The quantity of phosgene required for preparing the bischlorocarbonic acid ester is 2.5 to 5.0 mol per mol of dihydroxy compound. 3.5 to 4.0 mol of phosgene per mol of dihydroxy compound are preferably used. Maximum yields are obtained when these proportions are used and the pH is kept between 9.0 and 12.0 by adding alkali metal hydroxide solution as required. The quantity of alkali metal hydroxide solution used is adjusted to the quantity of phosgene.

The optimum pH of the reaction mixture with respect to the yield and phosgene consumption is correlated with the pK -value of the dihydroxy compound: thus for example the optimum pH shifts to lower values when less basic dihydroxy compounds are used (tetrachlorobisphenol A), in which case it is in the region of about 9.5, whereas the bisphenol A the optimum pH is in the region of about 10.5.

The reaction mixtures should stay less than 12 minutes in the reactor. If longer reaction times are employed, which is in principle quite possible and may be desirable in the case of sterically strongly hindered dihydroxy compounds, the yields are reduced. The extent to which the dwelling time can be reduced is limited by the apparatus itself, for example the construction of the reactor and/or by the removal of the reaction enthalpy. It may be assumed that the lower limit is in the region of about 2 minutes.

The reaction temperatures are generally 0 to 50C. The reaction is preferably carried out from 0 to 25C. Optimum results with regard to phosgene consumption and yield are obtained with volume/time yields of between 0.5 and 2.0 kg of bischlorocarbonic acid ester per liter of reaction volume and hour.

The bischlorocarbonic acid ester formed in the reaction is isolated from the reaction mixture after separation of the aqueous reaction phase, which can easily be carried out in a very short time (less than 5 minutes) by known methods in known apparatus such as separating vessels or centrifuges. It can be achieved, for example, by crystallisation by cooling, optionally after distilling off some of the solvent, or by evaporation of the solvent and distillation of the residue.

Very pure bischlorocarbonic acid esters are obtained if before the bischlorocarbonic acid ester is isolated, the organic reaction phase is washed free from electrolytes with water. This is also may suitably be carried out with known systems such as mixers/separators or washing centrifuges.

The yields obtained by the process according to the invention are between 75 and 95% of the theory, based on the quantity of dihydroxy compounds used. The conversion of dihydroxy compounds is almost quantitative.

Bisphenol bischlorocarbonic acid esters are valuable intermediate products for the synthesis of polycarbonates and polyurethanes.

EXAMPLE 1

a. Bisphenol A-bischlorocarbonic acid ester

60.8 kg of an aqueous disodium salt solution of bisphenol A (BPA) per hour (9.12 kg of BPA per hour and 7.11 kg of 45% NaOH per hour), 120 kg of methylene chloride per hour, 11.9 kg of phosgene per hour and 15.2 kg of 45% sodium hydroxide solution per hour are continuously fed into a circulating pump reactor of the type shown in the accompanying diagram which has a volume of 19.4 l. The average time of stay in the reactor is 6 minutes and the reaction temperature 10C. The pH of the reaction mixture is adjusted to 10.5. The reaction mixture leaving the reactor is transferred to a separator. The separated organic phase is washed with 20 l of water per hour. From this solution now washed free of electrolytes, the bischlorocarbonic acid ester is distilled under a high vacuum in a falling film evaporator after evaporation of the methylene chloride. The product boils at 216C at a pressure of 2 Torr. The yield is 88 % of the theory, based on bisphenol A.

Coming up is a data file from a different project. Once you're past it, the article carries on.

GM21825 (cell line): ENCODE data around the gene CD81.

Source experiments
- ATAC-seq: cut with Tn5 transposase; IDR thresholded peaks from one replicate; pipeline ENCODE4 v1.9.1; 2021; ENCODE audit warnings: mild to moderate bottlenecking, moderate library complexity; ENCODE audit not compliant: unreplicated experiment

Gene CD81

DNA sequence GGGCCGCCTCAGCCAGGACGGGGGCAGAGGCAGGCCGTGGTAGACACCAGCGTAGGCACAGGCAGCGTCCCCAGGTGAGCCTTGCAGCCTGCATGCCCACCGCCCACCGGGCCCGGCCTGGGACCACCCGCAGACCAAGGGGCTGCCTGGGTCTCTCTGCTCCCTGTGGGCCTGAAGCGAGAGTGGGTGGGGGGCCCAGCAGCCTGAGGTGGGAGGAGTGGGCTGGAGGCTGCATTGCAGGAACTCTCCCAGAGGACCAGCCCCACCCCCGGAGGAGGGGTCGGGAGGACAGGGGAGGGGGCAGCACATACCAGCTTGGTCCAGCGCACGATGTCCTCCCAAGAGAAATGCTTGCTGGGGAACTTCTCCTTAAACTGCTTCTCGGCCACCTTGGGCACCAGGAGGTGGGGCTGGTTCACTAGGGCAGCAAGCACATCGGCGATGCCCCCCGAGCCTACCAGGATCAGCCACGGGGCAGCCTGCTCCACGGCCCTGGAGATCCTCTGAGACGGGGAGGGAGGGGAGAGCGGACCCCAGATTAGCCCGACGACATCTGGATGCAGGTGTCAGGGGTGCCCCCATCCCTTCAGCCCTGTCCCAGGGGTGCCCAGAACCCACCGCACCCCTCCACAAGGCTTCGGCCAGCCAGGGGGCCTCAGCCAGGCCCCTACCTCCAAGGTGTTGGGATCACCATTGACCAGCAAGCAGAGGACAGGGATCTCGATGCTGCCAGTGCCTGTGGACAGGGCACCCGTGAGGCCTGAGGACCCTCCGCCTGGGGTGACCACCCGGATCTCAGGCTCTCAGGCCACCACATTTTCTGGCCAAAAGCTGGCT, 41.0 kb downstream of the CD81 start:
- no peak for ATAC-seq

b. Polyurethane

A solution of 35.3 g (0.1 mol) of the bischlorocarbonic acid ester of 2,2-bis-(p-hydroxyphenyl)-propane obtained according to a) in 200 ml of methylene chloride is added dropwise with vigorous stirring over a period of about 1 hour at 15 to 35C to a mixture of a solution of 25.4 g (0.1 mol) of 2,2-bis-(p-methyl-aminophenyl)-propane in 300 ml of methylene chloride and a solution of 8.8 g (0.22 mol) of sodium hydroxide in 80 ml of water, after the addition of 0.2 ml of triethylamine to the mixture as catalyst. The reaction mixture is left to react at the same temperature for 2 to 3 hours, i.e. until the organic solution of the resulting polyurethane has reached the desired viscosity. A clear, colourless product with a relative viscosity (methylene chloride 5 g/l solution) of 1.60 is obtained. It can be processed both from solution and from the melt to produce shaped articles such as fibres, films or foils. The freezing temperature determined by the DTA-method is 155C and the decomposition temperature is above 360C.